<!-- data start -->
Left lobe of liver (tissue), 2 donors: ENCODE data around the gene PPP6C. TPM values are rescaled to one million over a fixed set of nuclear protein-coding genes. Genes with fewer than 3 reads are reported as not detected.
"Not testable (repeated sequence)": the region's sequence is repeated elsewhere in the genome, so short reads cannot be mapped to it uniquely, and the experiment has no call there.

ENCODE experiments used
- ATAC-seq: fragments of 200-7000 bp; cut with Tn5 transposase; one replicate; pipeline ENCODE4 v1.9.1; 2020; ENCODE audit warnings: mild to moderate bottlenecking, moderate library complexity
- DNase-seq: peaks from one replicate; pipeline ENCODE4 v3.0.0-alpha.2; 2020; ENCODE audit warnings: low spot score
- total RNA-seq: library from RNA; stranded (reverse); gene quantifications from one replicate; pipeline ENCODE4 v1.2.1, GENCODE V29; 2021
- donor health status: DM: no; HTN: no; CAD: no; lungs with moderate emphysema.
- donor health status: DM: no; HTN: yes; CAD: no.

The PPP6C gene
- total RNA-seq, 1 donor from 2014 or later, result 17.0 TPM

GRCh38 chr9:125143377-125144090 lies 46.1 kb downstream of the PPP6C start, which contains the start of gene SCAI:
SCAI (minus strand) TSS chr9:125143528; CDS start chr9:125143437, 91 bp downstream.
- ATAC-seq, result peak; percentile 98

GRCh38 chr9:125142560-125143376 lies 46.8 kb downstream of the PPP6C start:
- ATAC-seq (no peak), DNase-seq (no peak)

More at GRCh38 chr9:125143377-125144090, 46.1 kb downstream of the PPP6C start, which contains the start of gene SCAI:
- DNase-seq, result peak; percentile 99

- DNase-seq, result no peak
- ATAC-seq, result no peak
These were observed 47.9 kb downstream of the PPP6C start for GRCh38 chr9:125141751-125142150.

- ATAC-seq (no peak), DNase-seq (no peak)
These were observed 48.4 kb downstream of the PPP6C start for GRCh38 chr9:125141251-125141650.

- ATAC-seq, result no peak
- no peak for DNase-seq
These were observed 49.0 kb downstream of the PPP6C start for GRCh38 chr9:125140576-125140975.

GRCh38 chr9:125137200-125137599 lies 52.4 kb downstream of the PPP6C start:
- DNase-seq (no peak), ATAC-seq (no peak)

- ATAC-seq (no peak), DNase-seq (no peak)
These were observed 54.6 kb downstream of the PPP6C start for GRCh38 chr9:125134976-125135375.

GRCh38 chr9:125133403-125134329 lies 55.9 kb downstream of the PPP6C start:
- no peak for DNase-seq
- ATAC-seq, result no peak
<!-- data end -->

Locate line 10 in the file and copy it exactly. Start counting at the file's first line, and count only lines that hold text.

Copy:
- total RNA-seq, 1 donor from 2014 or later, result 17.0 TPM